JournalJournal of special operations medicine : a peer reviewed journal for SOF medical professionals
Volume13
Issue number3
StatePublished - Sep 1 2013

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First Aid
Weapons
Emergencies
Law Enforcement
Tourniquets
State Medicine
Police
Administrative Personnel
Surveys and Questionnaires
Equipment and Supplies

ASJC Scopus subject areas

  • Medicine(all)

Cite this

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title = "Operator Training and TEMS Support: A Survey of Unit Leaders in Northern and Central California",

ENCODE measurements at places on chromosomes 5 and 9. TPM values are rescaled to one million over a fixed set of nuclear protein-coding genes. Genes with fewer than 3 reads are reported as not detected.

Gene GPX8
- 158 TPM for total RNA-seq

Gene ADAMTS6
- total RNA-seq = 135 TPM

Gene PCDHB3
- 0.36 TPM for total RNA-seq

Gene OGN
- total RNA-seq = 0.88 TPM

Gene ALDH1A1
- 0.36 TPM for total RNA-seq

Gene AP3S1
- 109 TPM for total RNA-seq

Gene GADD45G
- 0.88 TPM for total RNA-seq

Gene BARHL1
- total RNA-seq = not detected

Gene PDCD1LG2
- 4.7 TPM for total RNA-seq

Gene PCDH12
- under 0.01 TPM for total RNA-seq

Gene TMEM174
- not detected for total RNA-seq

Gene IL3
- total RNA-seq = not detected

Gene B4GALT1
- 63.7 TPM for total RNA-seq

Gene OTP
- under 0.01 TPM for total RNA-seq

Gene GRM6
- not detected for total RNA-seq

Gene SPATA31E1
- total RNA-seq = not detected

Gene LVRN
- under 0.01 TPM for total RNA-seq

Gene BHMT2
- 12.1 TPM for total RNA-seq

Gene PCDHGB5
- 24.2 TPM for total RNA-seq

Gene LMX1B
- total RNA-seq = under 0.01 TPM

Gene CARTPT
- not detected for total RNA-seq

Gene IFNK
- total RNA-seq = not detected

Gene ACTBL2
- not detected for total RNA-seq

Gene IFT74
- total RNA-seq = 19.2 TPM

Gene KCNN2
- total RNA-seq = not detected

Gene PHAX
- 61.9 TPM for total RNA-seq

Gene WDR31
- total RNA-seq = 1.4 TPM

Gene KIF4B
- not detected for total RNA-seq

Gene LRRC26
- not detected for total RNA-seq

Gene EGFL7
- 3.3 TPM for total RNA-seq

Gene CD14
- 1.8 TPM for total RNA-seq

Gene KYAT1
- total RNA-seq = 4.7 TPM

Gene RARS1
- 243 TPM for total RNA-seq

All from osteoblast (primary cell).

abstract = "BACKGROUND: Members of Special Weapons and Tactics (SWAT) teams routinely work in high-risk tactical situations. Awareness of the benefit of Tactical Emergency Medical Support (TEMS) is increasing but not uniformly emphasized.OBJECTIVES: To characterize the current regional state of tactical medicine and identify potential barriers to more widespread implementation.METHODS: A multiple-choice survey was administered to SWAT team leaders of 22 regional agencies in northern and central California. Questions focused on individual officer self-aid and buddy care training, the use and content of individual first aid kits (IFAKs), and the operational inclusion of a dedicated TEMS provider.RESULTS: Respondents included city police (54{\%}), local county sheriff (36{\%}), state law enforcement (5{\%}), and federal law enforcement (5{\%}). RESULTS showed that 100{\%} of respondents thought it was ?Very Important? for SWAT officers to understand the basics of self-aid and buddy care and to carry an IFAK, while only 71{\%} of respondents indicated that team members actually carried an IFAK. In addition, 67{\%} indicated that tourniquets were part of the IFAK, and 91{\%} of surveyed team leaders thought it was ?Very Important? for teams to have a trained medic available onsite at callouts or high-risk warrant searches. Also, 59{\%} of teams used an organic TEMS element.CONCLUSION: The majority of SWAT team leaders recognize the benefit of basic Operator medical training and the importance of a TEMS program. Despite near 100{\%} endorsement by unit-level leadership, a significant proportion of teams are lacking one of the key components including Operator IFAKs and/or tourniquets. Tactical team leaders, administrators, and providers should continue to promote adequate Operator training and equipment as well as formal TEMS support.",